This resource features the stories of foundations and individuals who transcend traditional philanthropy, and illuminates the six catalytic practices that all donors can employ to achieve greater impact.This book provides a blueprint for foundation leaders, trustees, and individual donors who want to catalyze change in the world.







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Giving Toolkit: Risk More

When we encourage givers to “risk more,” what we really mean is, “Let your giving become an adventure!” Does this appeal? If your giving often feels just routine, or burdensome, or anxiety-producing, perhaps you’d like to venture outside your habits and try something really different and better for yourself. Here are some ideas to get you started. This exercise invites you to step outside your current giving style.





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“Public or Private? The Empowered Choice”

This article in More than Money, discusses how the choices we make about being public or private donors depend on the intricate web of factors that define our own lives. For some, the “right” choice is to be blatantly “out”; for others, it is to be intensely private; for still others, it’s a middle ground – more open in some contexts, more private in others. The key is to choose in an empowered way-with deliberate and aware intention, so that other people’s opinions, your own fears and emotions, societal pressure, or circumstances beyond your control are not making your decisions Read more





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Giving Toolkit: Inspire More

No matter how much money or how little money you personally have to give, you can increase your impact a thousand-fold by inspiring the giving of others. (Look at Bill Gates! Even he felt that his best contribution would be to encourage his peers to give, and so he started a 50% Giving Pledge for his fellow billionaires.) We’ll help you explore a variety of ways to inspire the giving of others.











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Place-Based Philanthropy: Investing in Community Change

This article discusses how a growing number of family foundations have taken a commitment to geographic location to another level, and made the strategic decision to engage in place-based philanthropy, dedicating the majority of their giving and personal involvement in a specific community.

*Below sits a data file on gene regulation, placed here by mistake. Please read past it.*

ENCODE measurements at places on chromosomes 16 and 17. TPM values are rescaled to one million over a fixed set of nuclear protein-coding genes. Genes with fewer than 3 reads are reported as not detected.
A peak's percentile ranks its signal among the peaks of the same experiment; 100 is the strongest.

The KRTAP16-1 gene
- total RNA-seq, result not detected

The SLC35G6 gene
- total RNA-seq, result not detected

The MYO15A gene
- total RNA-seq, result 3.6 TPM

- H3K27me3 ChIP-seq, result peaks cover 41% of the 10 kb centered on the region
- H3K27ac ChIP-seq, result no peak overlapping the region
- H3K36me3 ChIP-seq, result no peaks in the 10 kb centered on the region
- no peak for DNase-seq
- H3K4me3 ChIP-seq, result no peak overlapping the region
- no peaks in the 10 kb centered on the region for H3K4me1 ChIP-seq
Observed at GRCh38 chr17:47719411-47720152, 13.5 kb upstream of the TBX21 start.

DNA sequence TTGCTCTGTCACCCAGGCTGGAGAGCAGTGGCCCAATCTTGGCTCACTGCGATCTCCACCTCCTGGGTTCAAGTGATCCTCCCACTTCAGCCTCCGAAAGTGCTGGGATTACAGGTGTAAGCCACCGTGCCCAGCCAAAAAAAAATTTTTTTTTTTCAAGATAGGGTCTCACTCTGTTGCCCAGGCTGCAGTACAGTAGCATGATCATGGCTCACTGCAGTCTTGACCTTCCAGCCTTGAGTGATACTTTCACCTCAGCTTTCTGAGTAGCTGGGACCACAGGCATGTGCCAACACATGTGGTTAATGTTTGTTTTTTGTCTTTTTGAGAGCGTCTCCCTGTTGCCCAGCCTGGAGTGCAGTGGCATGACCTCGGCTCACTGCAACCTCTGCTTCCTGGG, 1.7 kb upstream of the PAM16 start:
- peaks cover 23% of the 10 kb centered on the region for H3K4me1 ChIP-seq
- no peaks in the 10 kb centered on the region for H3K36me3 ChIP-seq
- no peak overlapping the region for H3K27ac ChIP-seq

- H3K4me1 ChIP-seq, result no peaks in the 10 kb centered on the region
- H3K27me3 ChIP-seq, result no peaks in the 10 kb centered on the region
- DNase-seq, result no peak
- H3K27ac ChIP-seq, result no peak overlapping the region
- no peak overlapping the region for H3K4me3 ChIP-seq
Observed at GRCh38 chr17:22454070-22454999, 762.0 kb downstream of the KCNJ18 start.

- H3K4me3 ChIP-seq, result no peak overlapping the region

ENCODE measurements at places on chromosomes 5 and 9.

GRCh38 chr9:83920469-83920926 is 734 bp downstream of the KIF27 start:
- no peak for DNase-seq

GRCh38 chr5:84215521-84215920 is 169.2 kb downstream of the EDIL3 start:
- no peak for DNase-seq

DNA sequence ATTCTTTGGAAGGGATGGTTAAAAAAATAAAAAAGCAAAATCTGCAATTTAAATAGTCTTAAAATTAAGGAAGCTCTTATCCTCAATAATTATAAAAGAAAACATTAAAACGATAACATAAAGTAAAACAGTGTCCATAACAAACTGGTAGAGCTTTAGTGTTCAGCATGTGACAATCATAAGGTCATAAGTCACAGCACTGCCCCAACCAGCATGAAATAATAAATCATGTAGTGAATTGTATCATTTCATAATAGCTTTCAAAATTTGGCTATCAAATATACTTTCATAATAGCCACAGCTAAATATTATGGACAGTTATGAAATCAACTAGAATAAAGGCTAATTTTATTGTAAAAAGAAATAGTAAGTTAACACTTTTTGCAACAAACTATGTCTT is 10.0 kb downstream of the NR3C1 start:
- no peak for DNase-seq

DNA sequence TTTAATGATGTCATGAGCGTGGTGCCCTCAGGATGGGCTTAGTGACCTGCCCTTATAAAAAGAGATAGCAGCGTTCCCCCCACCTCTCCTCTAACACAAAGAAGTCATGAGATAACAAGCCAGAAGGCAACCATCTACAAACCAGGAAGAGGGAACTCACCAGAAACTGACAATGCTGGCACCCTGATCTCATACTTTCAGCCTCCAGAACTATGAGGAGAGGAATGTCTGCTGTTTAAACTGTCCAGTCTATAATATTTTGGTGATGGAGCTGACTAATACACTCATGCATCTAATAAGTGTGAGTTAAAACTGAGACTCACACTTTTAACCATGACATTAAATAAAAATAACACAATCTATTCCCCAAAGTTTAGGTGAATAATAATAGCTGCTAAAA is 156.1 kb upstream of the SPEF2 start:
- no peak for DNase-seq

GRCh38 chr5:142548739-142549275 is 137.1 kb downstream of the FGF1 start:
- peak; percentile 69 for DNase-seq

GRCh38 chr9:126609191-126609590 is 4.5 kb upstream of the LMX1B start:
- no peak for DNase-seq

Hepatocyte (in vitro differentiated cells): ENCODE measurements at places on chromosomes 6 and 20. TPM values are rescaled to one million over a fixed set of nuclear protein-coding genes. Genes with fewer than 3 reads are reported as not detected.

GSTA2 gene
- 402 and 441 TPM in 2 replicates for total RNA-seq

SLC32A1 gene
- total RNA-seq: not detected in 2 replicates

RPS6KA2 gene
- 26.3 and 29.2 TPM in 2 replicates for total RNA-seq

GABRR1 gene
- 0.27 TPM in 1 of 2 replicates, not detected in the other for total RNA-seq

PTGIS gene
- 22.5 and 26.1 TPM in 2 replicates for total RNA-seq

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CEO Transitions in Family Foundations

Among the most important tasks that any board confronts is the choice of head staff person. If anything, this decision has even greater significance in family foundations. Whether the position is vacant because of the retirement of a beloved CEO or the departure of a problematic one, CEO transitions in family foundations typically have three major stages: clarifying the foundation direction identifying a suitable successor realigning the foundation’s strategies and/or programs as necessary





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Reframing Assessment of Grantee Perceptions: Reconsidering Effectiveness With Broader International Stakeholder Engagement

Stakeholder engagement is important in philanthropy because it allows grantmakers and grantees to pool their respective resources more effectively to address their shared target issues. As more and more foundations and other grantmaking entities venture into the expansive world of self-evaluation, it is prudent that these methods be examined in light of international funding relationships. In order to better understand how these tools and methods can be used internationally, we outline the opportunities presented when using frames as one basis for decision-making in complex situations. Using the hypothetical case of a U.S. funder seeking to understand grantee perception in East Read more